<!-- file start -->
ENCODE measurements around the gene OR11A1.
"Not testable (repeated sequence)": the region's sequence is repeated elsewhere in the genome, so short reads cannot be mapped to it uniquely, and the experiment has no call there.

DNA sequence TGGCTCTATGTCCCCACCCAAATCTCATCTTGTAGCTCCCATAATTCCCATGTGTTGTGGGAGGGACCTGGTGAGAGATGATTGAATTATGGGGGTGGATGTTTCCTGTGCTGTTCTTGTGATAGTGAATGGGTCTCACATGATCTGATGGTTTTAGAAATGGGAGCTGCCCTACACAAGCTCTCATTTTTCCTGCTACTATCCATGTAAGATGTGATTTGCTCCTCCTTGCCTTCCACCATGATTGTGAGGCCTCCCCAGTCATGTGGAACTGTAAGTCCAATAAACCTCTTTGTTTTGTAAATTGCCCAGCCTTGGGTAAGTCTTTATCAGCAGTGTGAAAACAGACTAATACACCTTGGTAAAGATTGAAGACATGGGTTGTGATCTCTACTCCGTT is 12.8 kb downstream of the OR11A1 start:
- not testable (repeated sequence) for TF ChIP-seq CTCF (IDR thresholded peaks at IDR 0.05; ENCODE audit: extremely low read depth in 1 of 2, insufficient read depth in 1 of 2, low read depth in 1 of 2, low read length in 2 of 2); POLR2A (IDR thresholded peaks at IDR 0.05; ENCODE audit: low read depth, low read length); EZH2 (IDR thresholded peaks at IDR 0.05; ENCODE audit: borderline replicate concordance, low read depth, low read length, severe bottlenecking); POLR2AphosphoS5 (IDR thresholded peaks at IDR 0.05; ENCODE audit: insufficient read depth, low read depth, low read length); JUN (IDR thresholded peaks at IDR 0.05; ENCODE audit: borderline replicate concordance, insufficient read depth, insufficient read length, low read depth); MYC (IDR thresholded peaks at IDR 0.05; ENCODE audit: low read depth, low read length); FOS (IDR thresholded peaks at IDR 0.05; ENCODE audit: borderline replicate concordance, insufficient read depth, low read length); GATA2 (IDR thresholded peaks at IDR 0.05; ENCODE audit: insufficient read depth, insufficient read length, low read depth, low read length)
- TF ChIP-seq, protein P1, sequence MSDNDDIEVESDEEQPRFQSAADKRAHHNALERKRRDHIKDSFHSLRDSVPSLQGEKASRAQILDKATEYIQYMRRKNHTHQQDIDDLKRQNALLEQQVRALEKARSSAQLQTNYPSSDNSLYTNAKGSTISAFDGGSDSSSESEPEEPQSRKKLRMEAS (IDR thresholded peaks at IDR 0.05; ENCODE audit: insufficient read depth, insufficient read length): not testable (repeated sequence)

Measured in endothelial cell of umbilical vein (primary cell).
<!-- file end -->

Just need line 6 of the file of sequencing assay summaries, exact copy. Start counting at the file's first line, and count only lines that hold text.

Measured in endothelial cell of umbilical vein (primary cell).